Stanford Trust Class Action

Lillie, et. al. v. Stanford Trust Company, SEI Investments Company, Inc., SEI Private Trust Company, et. al.;

AFFIRMED by United States Court of Appeal for the Fifth Circuit, No. 19-30705;

DISMISSED by No. 3:13-cv-00150, United States District Court for the Middle District of Louisiana

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            On May 14, 2021, the United States Fifth Circuit Court of Appeals affirmed the decision of the Honorable Brian Jackson, District Court Judge for United States District Court for the Middle District of Louisiana, and dismissed the claim of all 900 of the IRA account holders of the Stanford Trust had against SEI Investments in connection with the Stanford Ponzi scheme. The Stanford Trust was located in Baton Rouge, La. The cases was initially filed as a class action in state court in the

          19th Judicial District and transferred to federal court after the United States Supreme court allowed it to proceed as a class action under the Louisiana Securities law.

          The Class Action alleged that SEI was the “back office” operation for Stanford Trust for the duration of its ten years of operation and that it regularly reported the value of the SIB CDs to each IRA account holder from inception to Stanford’s closing in 2009. It was the contention of the investors that SEI knew no independent valuation existed on the SIB CDs but continued for a period of ten years to distribute the valuation information to the IRA investors. In order to establish SEI’s liability, the claims of the investors alleged that SEI was a “control person” of Stanford Trust based upon the expertise that SEI possessed and the duration of the

          In July of 2019, Judge Jackson dismissed the class action. In his ruling he held that “The minimum proof control-person liability requires is proof of an ability to control; proof of “enabling” conduct is insufficient.” After the ruling by Judge Jackson, the investors appealed the action to the United States Fifth Circuit Court of Appeal.  In the ruling dated May 14, 2021, the Fifth Circuit ruled that despite the fact that “SEI did not perform due diligence on how STC valued the CDs”, the contract between SEI and Stanford Trust allowed SEI to send monthly reports on the value of the SIB CDs to the investor without regard to their accuracy. The court further held that based upon the terms of the contract between SEI and Stanford Trust,   SEI did not possess the power to indirectly cause “the direction of the management and policies”. The court held that “SEI's longstanding ties to STC [do not] create a dispute over whether SEI had control.”  The court further held that, despite the arguments of the investors, it is was premature to make a finding as to whether SEI had knowledge of the fraudulent valuations of the SIB CDs by Stanford before dismissing the control person claim.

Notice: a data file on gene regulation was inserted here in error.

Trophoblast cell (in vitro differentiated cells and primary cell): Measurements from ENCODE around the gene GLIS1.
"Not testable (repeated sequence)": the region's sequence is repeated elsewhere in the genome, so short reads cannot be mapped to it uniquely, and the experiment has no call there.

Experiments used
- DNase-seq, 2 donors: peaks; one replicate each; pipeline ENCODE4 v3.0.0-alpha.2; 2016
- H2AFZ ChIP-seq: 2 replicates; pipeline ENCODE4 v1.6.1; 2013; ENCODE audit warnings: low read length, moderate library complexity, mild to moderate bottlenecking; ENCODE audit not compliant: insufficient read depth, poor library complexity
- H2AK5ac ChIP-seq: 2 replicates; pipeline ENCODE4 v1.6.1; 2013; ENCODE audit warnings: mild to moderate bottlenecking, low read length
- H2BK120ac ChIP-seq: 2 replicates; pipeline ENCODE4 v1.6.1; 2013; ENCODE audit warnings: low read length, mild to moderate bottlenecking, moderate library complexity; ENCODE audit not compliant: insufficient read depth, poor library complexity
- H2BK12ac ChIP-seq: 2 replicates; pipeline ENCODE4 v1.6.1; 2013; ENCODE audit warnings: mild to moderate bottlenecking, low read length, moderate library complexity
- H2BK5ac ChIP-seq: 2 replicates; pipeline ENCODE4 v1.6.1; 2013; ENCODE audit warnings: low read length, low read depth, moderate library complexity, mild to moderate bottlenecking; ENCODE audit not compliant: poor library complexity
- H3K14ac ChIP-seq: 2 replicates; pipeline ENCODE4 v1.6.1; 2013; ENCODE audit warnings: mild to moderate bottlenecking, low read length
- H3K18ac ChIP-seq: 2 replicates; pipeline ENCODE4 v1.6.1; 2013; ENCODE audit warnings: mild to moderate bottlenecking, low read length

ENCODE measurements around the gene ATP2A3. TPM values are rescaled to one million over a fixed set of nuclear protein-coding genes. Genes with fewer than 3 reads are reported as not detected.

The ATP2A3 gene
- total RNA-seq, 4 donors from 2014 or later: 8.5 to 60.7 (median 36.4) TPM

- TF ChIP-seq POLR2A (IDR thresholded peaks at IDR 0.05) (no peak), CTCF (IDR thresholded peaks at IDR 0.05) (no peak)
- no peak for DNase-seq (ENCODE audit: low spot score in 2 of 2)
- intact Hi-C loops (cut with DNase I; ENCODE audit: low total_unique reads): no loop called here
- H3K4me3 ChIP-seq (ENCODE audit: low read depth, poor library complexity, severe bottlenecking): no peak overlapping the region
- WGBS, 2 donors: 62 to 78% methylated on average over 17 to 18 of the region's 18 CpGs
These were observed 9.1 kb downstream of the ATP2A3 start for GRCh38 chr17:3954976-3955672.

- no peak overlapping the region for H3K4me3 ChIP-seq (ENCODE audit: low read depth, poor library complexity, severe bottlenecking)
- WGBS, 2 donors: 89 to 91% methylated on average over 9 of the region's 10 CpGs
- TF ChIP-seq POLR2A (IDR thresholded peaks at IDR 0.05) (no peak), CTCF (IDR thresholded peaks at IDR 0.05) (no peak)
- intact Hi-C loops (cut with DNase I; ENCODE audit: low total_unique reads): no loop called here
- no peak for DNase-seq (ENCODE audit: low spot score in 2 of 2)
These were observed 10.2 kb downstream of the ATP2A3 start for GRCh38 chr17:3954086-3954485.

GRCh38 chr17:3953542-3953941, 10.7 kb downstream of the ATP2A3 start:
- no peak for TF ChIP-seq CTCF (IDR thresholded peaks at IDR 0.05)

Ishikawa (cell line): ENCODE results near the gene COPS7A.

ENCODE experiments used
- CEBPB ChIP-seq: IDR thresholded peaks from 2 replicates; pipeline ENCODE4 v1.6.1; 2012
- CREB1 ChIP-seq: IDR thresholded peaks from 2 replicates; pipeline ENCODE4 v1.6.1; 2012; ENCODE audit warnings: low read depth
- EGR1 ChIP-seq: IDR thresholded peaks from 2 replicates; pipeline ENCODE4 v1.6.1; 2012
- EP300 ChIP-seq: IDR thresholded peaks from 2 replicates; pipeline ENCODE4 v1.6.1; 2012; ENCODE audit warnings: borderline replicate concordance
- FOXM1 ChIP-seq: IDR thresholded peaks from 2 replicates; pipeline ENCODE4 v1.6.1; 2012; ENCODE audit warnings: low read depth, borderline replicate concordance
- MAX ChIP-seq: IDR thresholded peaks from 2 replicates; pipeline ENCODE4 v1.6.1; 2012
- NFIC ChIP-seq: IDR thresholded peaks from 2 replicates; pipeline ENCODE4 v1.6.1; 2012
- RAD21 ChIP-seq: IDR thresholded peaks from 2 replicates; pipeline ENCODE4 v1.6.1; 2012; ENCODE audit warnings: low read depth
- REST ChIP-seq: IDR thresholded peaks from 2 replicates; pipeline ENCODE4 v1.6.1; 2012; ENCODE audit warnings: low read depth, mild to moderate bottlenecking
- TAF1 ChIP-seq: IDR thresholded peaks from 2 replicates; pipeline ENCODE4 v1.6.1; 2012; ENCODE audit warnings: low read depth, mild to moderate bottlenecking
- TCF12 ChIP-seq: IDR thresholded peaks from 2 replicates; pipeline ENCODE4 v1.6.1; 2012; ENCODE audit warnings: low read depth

The investors argued that SEI had the ability to stop the violation since it controlled the distribution of information on the SIB CDs to investors. The court disagreed with the argument that SEI’s power to stop the fraud, by not sending out the monthly reports, was sufficient to make SEI a “control person.”    But even if “[t]he rationale behind control person liability is that a control person is in a position to prevent the securities violation at issue,” TIG Specialty Ins. Co. v. Pinkmonkey.com Inc., 375 F.3d 365, 372 (5th Cir. 2004), the ability to stop a violation is not the same as the power to control it.


      Phillip Preis, counsel for the investors, stated that “I am obviously disappointed with the ruling given the long twelve year fight to have the class action certified. In my world, the power to stop a violation when an entity like SEI controls the communication process with the investors, is the same as the power to control the violation.” The facts were clear that SEI “enabled” the Ponzi scheme at Stanford Trust from the inception of Stanford Trust to its closing with the monthly reporting of values that it provided to investors, but the court concluded that SEI’s ten year “enabling” role did not rise to the level of creating control person liability under the securities act.”


                 BACKGROUND

          The class action lawsuit ("Action") is premised upon Louisiana Securities Law against SEI Investments Company and SEI Private Trust Company (SEI Investments Company and SEI Private Trust Company are collectively referred to as “SEI”), and insurers of SEI, based upon services that SEI provided to Stanford Trust Company (“Stanford Trust”). The Action has been certified by Louisiana State Court and again by the United States District Court of the Northern District of Texas against the Defendants.​

          The “Class,” as certified by the Court, consisted of:    All persons for whom Stanford Trust Company (“Stanford Trust”) purchased or renewed Stanford International Bank Certificates of Deposit (“SIBL CDs”) in Louisiana between January 1, 2007 and February 13, 2009 (the “Class Period”). See May 2, 2016 Class Certification Order; August 2, 2016 Supplemental Class Certification Order.

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SEI Insurers named as Defendants in this Action are Continental Casualty Company, Certain Underwriters at Lloyd’s, London, Indian Harbor Insurance Company, Nutmeg Insurance Company, Allied World Assurance Company (U.S.) Inc., and Arch Insurance Company (the “Insurance Company Defendants,” who along with SEI are referred to herein as “Defendants”)